- Design each screen so that even without a single word the user would know what they’re supposed to do.
Here, the idea is to reduce the onboarding experience to a few seconds, eliminate friction, and get the user enjoying the features they expected to find.
It’s worth considering both approaches when designing your app’s onboarding.
Reward every step
Find ways to positively reinforce a user’s behavior during the onboarding process. This could be anything from check boxes that turn green after a form is filled to a thin progress bar that fills with color as the user moves through the process. Even small rewards go a long way to keeping users happy and informed about what’s coming next.
Onboarding strategy in action
Strava is a social networking app for athletes. To keep things simple, the app allows users to sign in with their Google or Facebook profiles, which not only makes getting an account set up easy–it also makes connecting with users you know quick and easy. Making it simple for new users to find their friends increases the likelihood a user will continue to engage with the app, and increases potential for word of mouth acquisition.
Boosting mobile app revenue isn’t just about the users you find. Generally, if you can’t hold on to them, it won’t matter how many you acquire during the first days of a launch. If you’re losing potential high-value users–those who come to your app because they are genuinely interested but have a sub-optimal experience–the likelihood of them returning is slim.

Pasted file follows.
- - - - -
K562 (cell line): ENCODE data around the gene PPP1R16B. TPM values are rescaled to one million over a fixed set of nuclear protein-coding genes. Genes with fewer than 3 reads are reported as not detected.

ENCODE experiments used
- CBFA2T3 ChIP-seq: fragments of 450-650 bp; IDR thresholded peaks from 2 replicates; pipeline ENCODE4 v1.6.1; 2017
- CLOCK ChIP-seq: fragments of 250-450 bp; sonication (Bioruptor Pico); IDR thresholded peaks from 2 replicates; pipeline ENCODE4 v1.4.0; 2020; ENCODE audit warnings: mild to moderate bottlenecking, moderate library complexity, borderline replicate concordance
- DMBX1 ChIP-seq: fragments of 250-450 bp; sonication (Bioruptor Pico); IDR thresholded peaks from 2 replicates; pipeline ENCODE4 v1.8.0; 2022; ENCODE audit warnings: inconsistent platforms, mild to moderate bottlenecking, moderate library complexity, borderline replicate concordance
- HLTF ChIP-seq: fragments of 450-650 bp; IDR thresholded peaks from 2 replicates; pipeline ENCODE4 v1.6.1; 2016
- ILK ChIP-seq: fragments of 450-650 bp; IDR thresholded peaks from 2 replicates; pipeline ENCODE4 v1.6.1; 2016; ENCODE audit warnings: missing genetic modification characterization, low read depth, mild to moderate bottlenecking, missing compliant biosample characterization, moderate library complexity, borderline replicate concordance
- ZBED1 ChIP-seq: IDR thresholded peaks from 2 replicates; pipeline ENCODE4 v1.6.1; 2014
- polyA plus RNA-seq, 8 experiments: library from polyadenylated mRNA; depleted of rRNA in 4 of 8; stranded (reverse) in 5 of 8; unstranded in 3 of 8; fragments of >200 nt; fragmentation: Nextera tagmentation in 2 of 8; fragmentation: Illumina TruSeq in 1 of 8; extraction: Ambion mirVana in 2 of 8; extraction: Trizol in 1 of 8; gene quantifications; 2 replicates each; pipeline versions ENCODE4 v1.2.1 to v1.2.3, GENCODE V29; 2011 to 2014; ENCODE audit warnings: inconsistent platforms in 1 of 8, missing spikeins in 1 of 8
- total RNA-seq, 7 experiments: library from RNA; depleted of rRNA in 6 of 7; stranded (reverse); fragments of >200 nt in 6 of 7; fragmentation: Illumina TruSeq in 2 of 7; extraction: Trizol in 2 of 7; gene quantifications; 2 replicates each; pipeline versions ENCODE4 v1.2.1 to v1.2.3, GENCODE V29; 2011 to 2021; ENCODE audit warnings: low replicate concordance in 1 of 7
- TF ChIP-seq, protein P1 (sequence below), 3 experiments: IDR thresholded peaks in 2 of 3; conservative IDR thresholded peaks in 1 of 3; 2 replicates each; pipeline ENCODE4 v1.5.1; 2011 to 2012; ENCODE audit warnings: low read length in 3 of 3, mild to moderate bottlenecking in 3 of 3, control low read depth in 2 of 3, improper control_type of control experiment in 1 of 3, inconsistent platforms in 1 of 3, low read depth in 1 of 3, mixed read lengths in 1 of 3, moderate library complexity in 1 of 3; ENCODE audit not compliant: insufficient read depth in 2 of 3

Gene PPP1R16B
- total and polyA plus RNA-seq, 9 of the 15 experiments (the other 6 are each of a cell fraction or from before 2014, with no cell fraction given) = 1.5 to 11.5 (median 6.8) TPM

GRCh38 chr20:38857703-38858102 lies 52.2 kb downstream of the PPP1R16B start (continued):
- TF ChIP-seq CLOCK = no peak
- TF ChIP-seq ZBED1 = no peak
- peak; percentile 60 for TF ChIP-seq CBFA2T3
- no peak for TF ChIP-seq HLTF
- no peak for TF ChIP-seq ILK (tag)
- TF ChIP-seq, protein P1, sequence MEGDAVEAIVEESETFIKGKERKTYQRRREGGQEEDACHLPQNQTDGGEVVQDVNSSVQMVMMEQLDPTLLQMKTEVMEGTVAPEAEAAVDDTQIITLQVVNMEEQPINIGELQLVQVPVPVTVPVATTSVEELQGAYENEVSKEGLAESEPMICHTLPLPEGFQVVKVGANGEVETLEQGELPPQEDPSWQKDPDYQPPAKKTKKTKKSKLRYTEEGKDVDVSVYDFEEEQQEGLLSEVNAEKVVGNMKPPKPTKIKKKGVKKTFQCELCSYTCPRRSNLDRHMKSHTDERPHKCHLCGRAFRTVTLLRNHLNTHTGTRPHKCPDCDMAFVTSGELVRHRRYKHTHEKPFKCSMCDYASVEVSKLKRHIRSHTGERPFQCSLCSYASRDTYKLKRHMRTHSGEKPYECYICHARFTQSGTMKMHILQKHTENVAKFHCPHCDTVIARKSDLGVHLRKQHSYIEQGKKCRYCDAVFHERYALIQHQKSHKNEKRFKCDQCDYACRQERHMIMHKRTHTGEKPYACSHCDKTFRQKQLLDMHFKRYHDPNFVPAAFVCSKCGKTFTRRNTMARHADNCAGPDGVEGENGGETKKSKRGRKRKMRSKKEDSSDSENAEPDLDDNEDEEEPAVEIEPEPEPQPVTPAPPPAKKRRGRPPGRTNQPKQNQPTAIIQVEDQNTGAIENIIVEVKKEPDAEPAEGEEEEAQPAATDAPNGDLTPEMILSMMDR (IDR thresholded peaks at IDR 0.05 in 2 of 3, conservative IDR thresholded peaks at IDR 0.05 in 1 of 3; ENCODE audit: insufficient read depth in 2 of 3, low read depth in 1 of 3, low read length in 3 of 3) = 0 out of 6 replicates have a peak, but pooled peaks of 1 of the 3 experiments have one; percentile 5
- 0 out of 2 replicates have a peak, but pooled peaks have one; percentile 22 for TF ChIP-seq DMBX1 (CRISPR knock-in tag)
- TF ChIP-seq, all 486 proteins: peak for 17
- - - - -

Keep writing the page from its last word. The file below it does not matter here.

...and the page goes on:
Also, it’s less expensive to retain existing users than acquiring new ones. As such, getting retention right is an equally necessary cornerstone for mobile marketers.
Focus on key channels in the first 30 days
Your top channels are those that send you your highest value users. In other words, if channel A sends you 10,000 low-value users and channel B sends you 150 high-value users, double down on channel B.
Measuring short-term retention is also key, and app marketers tend to follow users through a 30 day period. During this time, measure where the drop-offs occur, and consider activating retargeting campaigns to attract certain users with high-value indicators. Also, consider the lifespan of your app–what do the first 30 days look like for your highest value users? How can you steer those who are churning to behave more like these users? Check and see if there are ways to highlight this pathway for the rest of your users.
The most important metric after all